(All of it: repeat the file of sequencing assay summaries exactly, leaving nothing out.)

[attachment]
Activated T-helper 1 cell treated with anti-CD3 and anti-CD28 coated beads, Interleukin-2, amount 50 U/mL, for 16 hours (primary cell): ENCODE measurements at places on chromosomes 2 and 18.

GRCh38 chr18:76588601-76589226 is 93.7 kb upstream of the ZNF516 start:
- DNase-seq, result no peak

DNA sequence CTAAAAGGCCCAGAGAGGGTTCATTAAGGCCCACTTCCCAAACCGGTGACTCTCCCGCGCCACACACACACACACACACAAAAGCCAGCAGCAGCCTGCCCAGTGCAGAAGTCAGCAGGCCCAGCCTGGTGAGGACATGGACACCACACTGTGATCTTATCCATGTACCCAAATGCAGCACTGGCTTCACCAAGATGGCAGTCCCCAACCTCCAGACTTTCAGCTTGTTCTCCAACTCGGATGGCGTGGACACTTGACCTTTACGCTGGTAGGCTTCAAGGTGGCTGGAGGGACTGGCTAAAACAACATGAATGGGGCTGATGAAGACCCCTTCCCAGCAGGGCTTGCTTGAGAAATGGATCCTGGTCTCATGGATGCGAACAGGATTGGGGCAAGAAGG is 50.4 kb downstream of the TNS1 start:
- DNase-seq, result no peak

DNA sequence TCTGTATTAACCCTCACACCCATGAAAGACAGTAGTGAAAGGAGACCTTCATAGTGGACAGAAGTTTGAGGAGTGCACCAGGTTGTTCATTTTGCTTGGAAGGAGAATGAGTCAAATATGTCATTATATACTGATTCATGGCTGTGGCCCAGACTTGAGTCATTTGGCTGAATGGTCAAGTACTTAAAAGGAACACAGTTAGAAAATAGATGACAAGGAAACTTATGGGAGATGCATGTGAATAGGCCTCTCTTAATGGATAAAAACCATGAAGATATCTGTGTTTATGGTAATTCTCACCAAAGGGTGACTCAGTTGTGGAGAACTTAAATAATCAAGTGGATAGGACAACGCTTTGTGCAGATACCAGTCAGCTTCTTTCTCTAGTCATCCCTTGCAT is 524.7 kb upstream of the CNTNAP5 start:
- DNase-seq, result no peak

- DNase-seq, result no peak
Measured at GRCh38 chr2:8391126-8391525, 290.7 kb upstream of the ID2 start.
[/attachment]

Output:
Activated T-helper 1 cell treated with anti-CD3 and anti-CD28 coated beads, Interleukin-2, amount 50 U/mL, for 16 hours (primary cell): ENCODE measurements at places on chromosomes 2 and 18.

GRCh38 chr18:76588601-76589226 is 93.7 kb upstream of the ZNF516 start:
- DNase-seq, result no peak

DNA sequence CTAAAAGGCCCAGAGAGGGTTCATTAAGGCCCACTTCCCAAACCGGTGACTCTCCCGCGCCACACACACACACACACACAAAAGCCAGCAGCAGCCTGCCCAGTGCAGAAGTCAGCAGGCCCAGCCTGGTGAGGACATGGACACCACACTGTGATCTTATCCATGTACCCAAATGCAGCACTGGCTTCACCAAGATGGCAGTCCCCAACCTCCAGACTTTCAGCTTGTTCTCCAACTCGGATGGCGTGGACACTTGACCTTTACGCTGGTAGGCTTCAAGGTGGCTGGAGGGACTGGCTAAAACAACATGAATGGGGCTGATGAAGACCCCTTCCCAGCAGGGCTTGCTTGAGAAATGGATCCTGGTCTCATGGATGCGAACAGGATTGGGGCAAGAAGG is 50.4 kb downstream of the TNS1 start:
- DNase-seq, result no peak

DNA sequence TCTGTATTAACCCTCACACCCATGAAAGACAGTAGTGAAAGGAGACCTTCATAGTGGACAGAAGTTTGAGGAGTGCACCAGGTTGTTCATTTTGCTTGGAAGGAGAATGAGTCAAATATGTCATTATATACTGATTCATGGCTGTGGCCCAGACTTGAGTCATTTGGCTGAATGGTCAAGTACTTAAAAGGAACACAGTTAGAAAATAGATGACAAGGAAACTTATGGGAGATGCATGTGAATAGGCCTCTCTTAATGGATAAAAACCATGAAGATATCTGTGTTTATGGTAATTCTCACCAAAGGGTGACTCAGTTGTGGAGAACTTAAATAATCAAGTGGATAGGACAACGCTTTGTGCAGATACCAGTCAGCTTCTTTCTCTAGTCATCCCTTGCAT is 524.7 kb upstream of the CNTNAP5 start:
- DNase-seq, result no peak

- DNase-seq, result no peak
Measured at GRCh38 chr2:8391126-8391525, 290.7 kb upstream of the ID2 start.